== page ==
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Welcome to speech and language services website...

The goal of any speech and language therapy program is to improve the effective communication skills of those individuals identified as having one or more problems in this area (e.g., receptive/expressive language, social/pragmatic language, speech fluency, speech intelligibility, hearing).

Each student in the program has a unique set of strengths and weaknesses which have been identified through the evaluation process.   All students have a set of goals and objectives outlined in his/her Individualized Education Plan (IEP). 

At the junior high, all speech and language student are members of grade-leveled classes of approximately 4-8 students.  Heterogeneous groupings allow for an interesting mixture of communicative abilities.  Peer group interaction is used extensively to foster skills in all areas of language and speech.

Students learn and practice a variety of skills and sub-skills for improving listening/comprehension skills.  Before being able to listen to a story and state the main idea, students may have worked on many sub-skills including: attentiveness, vocabulary, understanding complex grammar, memory, recognizing relevant data, and so on.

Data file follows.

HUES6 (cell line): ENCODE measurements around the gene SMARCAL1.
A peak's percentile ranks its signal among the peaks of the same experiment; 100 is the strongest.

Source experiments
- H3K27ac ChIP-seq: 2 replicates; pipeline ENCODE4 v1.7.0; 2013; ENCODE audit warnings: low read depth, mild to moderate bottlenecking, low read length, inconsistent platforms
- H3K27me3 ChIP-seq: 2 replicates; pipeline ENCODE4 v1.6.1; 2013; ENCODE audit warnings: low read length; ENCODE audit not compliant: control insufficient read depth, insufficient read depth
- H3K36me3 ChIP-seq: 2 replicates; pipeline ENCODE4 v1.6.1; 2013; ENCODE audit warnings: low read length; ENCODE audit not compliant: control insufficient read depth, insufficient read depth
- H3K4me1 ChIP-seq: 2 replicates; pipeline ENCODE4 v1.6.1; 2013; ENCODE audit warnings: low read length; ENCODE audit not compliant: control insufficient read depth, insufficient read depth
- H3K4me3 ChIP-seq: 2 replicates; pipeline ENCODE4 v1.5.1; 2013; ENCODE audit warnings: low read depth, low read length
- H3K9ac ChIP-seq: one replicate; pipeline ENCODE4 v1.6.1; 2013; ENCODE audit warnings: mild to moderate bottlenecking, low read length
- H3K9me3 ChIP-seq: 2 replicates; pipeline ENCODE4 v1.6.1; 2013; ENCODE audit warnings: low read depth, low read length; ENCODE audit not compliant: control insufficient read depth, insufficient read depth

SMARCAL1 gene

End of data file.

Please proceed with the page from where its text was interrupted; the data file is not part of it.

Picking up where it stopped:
Expressively, goals for the students include improving vocabulary and grammar, increasing specificity, descriptions, complexity, and organization of oral language, and ultimately, effective communication for group conversation skills.

Socially, goals for the students include improving social awareness for using verbal and non-verbal communication for social purposes.  A student with this disorder will have difficulty in following the ordinary social rules of communication (whether they are verbal or non-verbal), with turn-taking, and changing language depending upon the situation or needs of the listener. 

Daily communication with the teachers/liaisons is critical.  Group members are typically on the same team for consistency.  Academic/curricular materials are used in speech and language class, when appropriate.  Vocabulary from academics is reinforced and classroom texts may be used to develop listening skills.  Additionally, strategies are also practiced to aide with recall of information.  Presentations may also be rehearsed in front of a small peer group to receive constructive feedback regarding content and presentation.

I look forward to an enjoyable and productive year with your child!